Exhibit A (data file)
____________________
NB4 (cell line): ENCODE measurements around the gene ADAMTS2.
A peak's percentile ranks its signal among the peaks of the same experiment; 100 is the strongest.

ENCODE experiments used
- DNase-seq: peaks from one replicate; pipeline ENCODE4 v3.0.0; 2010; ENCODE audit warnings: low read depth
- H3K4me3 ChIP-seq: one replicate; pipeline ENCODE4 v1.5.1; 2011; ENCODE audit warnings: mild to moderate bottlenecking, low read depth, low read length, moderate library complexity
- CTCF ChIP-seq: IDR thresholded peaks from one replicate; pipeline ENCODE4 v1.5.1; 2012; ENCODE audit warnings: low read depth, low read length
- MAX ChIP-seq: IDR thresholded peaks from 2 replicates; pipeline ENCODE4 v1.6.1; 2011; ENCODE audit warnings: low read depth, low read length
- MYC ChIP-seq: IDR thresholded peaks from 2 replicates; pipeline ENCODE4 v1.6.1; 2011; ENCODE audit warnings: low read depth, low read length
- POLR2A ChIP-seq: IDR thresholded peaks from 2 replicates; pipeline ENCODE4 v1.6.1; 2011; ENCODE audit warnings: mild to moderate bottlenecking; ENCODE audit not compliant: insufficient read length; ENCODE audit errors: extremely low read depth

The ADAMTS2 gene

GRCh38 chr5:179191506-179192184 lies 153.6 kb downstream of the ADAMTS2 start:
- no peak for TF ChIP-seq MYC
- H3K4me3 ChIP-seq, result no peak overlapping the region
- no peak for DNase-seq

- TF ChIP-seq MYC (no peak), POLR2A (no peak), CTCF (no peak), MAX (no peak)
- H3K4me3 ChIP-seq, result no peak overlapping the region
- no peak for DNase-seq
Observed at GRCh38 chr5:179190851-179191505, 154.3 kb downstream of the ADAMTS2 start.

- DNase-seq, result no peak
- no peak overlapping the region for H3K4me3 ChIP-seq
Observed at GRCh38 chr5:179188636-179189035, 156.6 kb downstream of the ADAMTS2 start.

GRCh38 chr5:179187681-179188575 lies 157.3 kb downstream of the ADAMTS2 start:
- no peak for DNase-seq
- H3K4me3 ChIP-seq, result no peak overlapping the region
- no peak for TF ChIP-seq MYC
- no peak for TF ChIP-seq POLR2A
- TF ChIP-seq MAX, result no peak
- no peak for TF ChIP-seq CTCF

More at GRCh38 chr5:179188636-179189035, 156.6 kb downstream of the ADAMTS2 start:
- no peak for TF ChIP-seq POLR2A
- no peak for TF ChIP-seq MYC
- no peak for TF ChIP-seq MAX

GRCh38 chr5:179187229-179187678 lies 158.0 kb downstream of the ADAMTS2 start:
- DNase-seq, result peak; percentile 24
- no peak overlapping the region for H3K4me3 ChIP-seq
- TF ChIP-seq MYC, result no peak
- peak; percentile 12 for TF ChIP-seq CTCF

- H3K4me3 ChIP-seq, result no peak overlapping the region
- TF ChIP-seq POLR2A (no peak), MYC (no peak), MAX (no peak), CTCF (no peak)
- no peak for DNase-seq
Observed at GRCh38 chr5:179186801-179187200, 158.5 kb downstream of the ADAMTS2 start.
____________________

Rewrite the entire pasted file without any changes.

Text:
NB4 (cell line): ENCODE measurements around the gene ADAMTS2.
A peak's percentile ranks its signal among the peaks of the same experiment; 100 is the strongest.

ENCODE experiments used
- DNase-seq: peaks from one replicate; pipeline ENCODE4 v3.0.0; 2010; ENCODE audit warnings: low read depth
- H3K4me3 ChIP-seq: one replicate; pipeline ENCODE4 v1.5.1; 2011; ENCODE audit warnings: mild to moderate bottlenecking, low read depth, low read length, moderate library complexity
- CTCF ChIP-seq: IDR thresholded peaks from one replicate; pipeline ENCODE4 v1.5.1; 2012; ENCODE audit warnings: low read depth, low read length
- MAX ChIP-seq: IDR thresholded peaks from 2 replicates; pipeline ENCODE4 v1.6.1; 2011; ENCODE audit warnings: low read depth, low read length
- MYC ChIP-seq: IDR thresholded peaks from 2 replicates; pipeline ENCODE4 v1.6.1; 2011; ENCODE audit warnings: low read depth, low read length
- POLR2A ChIP-seq: IDR thresholded peaks from 2 replicates; pipeline ENCODE4 v1.6.1; 2011; ENCODE audit warnings: mild to moderate bottlenecking; ENCODE audit not compliant: insufficient read length; ENCODE audit errors: extremely low read depth

The ADAMTS2 gene

GRCh38 chr5:179191506-179192184 lies 153.6 kb downstream of the ADAMTS2 start:
- no peak for TF ChIP-seq MYC
- H3K4me3 ChIP-seq, result no peak overlapping the region
- no peak for DNase-seq

- TF ChIP-seq MYC (no peak), POLR2A (no peak), CTCF (no peak), MAX (no peak)
- H3K4me3 ChIP-seq, result no peak overlapping the region
- no peak for DNase-seq
Observed at GRCh38 chr5:179190851-179191505, 154.3 kb downstream of the ADAMTS2 start.

- DNase-seq, result no peak
- no peak overlapping the region for H3K4me3 ChIP-seq
Observed at GRCh38 chr5:179188636-179189035, 156.6 kb downstream of the ADAMTS2 start.

GRCh38 chr5:179187681-179188575 lies 157.3 kb downstream of the ADAMTS2 start:
- no peak for DNase-seq
- H3K4me3 ChIP-seq, result no peak overlapping the region
- no peak for TF ChIP-seq MYC
- no peak for TF ChIP-seq POLR2A
- TF ChIP-seq MAX, result no peak
- no peak for TF ChIP-seq CTCF

More at GRCh38 chr5:179188636-179189035, 156.6 kb downstream of the ADAMTS2 start:
- no peak for TF ChIP-seq POLR2A
- no peak for TF ChIP-seq MYC
- no peak for TF ChIP-seq MAX

GRCh38 chr5:179187229-179187678 lies 158.0 kb downstream of the ADAMTS2 start:
- DNase-seq, result peak; percentile 24
- no peak overlapping the region for H3K4me3 ChIP-seq
- TF ChIP-seq MYC, result no peak
- peak; percentile 12 for TF ChIP-seq CTCF

- H3K4me3 ChIP-seq, result no peak overlapping the region
- TF ChIP-seq POLR2A (no peak), MYC (no peak), MAX (no peak), CTCF (no peak)
- no peak for DNase-seq
Observed at GRCh38 chr5:179186801-179187200, 158.5 kb downstream of the ADAMTS2 start.